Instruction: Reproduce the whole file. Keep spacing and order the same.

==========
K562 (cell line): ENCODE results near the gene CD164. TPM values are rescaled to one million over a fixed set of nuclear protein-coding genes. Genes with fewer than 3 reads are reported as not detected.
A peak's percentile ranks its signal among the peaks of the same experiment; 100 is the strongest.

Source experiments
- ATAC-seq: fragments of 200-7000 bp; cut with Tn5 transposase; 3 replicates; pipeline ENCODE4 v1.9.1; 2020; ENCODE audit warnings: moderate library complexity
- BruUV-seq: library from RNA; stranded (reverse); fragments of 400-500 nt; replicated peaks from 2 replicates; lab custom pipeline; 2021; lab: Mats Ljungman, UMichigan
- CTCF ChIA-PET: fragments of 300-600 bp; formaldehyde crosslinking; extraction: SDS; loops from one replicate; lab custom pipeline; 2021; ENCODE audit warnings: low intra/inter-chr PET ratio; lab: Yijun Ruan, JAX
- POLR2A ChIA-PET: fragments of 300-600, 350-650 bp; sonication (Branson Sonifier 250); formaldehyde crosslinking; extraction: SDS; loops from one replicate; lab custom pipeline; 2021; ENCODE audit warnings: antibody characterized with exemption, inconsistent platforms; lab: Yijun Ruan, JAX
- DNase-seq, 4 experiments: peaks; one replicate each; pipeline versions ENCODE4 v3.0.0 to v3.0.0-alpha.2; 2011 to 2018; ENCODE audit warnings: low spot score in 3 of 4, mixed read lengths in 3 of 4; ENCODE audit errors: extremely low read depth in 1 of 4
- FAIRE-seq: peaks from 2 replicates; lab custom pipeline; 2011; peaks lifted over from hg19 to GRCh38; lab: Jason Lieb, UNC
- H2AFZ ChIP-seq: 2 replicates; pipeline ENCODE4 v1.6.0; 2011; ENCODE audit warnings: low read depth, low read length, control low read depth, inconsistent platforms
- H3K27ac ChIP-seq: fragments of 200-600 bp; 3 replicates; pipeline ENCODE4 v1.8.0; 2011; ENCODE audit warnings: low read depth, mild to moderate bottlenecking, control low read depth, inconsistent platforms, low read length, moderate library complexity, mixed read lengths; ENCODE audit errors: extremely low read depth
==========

K562 (cell line): ENCODE results near the gene CD164. TPM values are rescaled to one million over a fixed set of nuclear protein-coding genes. Genes with fewer than 3 reads are reported as not detected.
A peak's percentile ranks its signal among the peaks of the same experiment; 100 is the strongest.

Source experiments
- ATAC-seq: fragments of 200-7000 bp; cut with Tn5 transposase; 3 replicates; pipeline ENCODE4 v1.9.1; 2020; ENCODE audit warnings: moderate library complexity
- BruUV-seq: library from RNA; stranded (reverse); fragments of 400-500 nt; replicated peaks from 2 replicates; lab custom pipeline; 2021; lab: Mats Ljungman, UMichigan
- CTCF ChIA-PET: fragments of 300-600 bp; formaldehyde crosslinking; extraction: SDS; loops from one replicate; lab custom pipeline; 2021; ENCODE audit warnings: low intra/inter-chr PET ratio; lab: Yijun Ruan, JAX
- POLR2A ChIA-PET: fragments of 300-600, 350-650 bp; sonication (Branson Sonifier 250); formaldehyde crosslinking; extraction: SDS; loops from one replicate; lab custom pipeline; 2021; ENCODE audit warnings: antibody characterized with exemption, inconsistent platforms; lab: Yijun Ruan, JAX
- DNase-seq, 4 experiments: peaks; one replicate each; pipeline versions ENCODE4 v3.0.0 to v3.0.0-alpha.2; 2011 to 2018; ENCODE audit warnings: low spot score in 3 of 4, mixed read lengths in 3 of 4; ENCODE audit errors: extremely low read depth in 1 of 4
- FAIRE-seq: peaks from 2 replicates; lab custom pipeline; 2011; peaks lifted over from hg19 to GRCh38; lab: Jason Lieb, UNC
- H2AFZ ChIP-seq: 2 replicates; pipeline ENCODE4 v1.6.0; 2011; ENCODE audit warnings: low read depth, low read length, control low read depth, inconsistent platforms
- H3K27ac ChIP-seq: fragments of 200-600 bp; 3 replicates; pipeline ENCODE4 v1.8.0; 2011; ENCODE audit warnings: low read depth, mild to moderate bottlenecking, control low read depth, inconsistent platforms, low read length, moderate library complexity, mixed read lengths; ENCODE audit errors: extremely low read depth